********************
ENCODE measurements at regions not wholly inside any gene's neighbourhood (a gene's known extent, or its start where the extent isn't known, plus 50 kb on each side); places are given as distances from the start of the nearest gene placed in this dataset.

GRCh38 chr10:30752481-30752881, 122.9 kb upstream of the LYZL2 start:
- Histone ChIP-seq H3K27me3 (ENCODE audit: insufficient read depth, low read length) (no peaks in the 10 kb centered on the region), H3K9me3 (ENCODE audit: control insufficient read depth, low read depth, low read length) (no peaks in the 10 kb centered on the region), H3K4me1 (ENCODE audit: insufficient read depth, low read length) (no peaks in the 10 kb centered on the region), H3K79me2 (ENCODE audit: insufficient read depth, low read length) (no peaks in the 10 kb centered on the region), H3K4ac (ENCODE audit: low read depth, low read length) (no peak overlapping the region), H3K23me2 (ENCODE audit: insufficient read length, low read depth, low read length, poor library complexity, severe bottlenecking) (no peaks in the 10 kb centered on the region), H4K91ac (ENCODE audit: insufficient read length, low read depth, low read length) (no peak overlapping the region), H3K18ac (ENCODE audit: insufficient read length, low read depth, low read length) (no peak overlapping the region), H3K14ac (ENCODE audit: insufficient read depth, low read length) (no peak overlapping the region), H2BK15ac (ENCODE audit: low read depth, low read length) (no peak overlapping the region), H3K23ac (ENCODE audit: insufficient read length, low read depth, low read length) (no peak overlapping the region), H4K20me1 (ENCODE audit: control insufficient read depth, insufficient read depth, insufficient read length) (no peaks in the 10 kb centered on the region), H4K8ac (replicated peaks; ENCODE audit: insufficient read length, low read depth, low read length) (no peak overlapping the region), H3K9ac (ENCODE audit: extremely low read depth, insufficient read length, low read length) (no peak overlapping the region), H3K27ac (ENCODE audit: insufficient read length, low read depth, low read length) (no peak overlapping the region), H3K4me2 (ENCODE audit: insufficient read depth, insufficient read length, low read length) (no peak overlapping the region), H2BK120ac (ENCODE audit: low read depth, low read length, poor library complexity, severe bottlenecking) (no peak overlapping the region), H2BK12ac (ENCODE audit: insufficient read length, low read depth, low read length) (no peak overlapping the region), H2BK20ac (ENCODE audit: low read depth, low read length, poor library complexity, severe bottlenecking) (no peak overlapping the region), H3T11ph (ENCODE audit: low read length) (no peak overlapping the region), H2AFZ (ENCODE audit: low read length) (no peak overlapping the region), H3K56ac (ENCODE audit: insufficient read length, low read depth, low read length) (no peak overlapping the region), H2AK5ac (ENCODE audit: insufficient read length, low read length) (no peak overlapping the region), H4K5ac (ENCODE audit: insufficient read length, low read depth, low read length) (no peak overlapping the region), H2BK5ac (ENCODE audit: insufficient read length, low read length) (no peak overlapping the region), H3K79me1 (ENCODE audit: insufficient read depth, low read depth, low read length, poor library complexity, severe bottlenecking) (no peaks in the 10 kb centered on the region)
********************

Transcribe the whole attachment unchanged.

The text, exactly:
ENCODE measurements at regions not wholly inside any gene's neighbourhood (a gene's known extent, or its start where the extent isn't known, plus 50 kb on each side); places are given as distances from the start of the nearest gene placed in this dataset.

GRCh38 chr10:30752481-30752881, 122.9 kb upstream of the LYZL2 start:
- Histone ChIP-seq H3K27me3 (ENCODE audit: insufficient read depth, low read length) (no peaks in the 10 kb centered on the region), H3K9me3 (ENCODE audit: control insufficient read depth, low read depth, low read length) (no peaks in the 10 kb centered on the region), H3K4me1 (ENCODE audit: insufficient read depth, low read length) (no peaks in the 10 kb centered on the region), H3K79me2 (ENCODE audit: insufficient read depth, low read length) (no peaks in the 10 kb centered on the region), H3K4ac (ENCODE audit: low read depth, low read length) (no peak overlapping the region), H3K23me2 (ENCODE audit: insufficient read length, low read depth, low read length, poor library complexity, severe bottlenecking) (no peaks in the 10 kb centered on the region), H4K91ac (ENCODE audit: insufficient read length, low read depth, low read length) (no peak overlapping the region), H3K18ac (ENCODE audit: insufficient read length, low read depth, low read length) (no peak overlapping the region), H3K14ac (ENCODE audit: insufficient read depth, low read length) (no peak overlapping the region), H2BK15ac (ENCODE audit: low read depth, low read length) (no peak overlapping the region), H3K23ac (ENCODE audit: insufficient read length, low read depth, low read length) (no peak overlapping the region), H4K20me1 (ENCODE audit: control insufficient read depth, insufficient read depth, insufficient read length) (no peaks in the 10 kb centered on the region), H4K8ac (replicated peaks; ENCODE audit: insufficient read length, low read depth, low read length) (no peak overlapping the region), H3K9ac (ENCODE audit: extremely low read depth, insufficient read length, low read length) (no peak overlapping the region), H3K27ac (ENCODE audit: insufficient read length, low read depth, low read length) (no peak overlapping the region), H3K4me2 (ENCODE audit: insufficient read depth, insufficient read length, low read length) (no peak overlapping the region), H2BK120ac (ENCODE audit: low read depth, low read length, poor library complexity, severe bottlenecking) (no peak overlapping the region), H2BK12ac (ENCODE audit: insufficient read length, low read depth, low read length) (no peak overlapping the region), H2BK20ac (ENCODE audit: low read depth, low read length, poor library complexity, severe bottlenecking) (no peak overlapping the region), H3T11ph (ENCODE audit: low read length) (no peak overlapping the region), H2AFZ (ENCODE audit: low read length) (no peak overlapping the region), H3K56ac (ENCODE audit: insufficient read length, low read depth, low read length) (no peak overlapping the region), H2AK5ac (ENCODE audit: insufficient read length, low read length) (no peak overlapping the region), H4K5ac (ENCODE audit: insufficient read length, low read depth, low read length) (no peak overlapping the region), H2BK5ac (ENCODE audit: insufficient read length, low read length) (no peak overlapping the region), H3K79me1 (ENCODE audit: insufficient read depth, low read depth, low read length, poor library complexity, severe bottlenecking) (no peaks in the 10 kb centered on the region)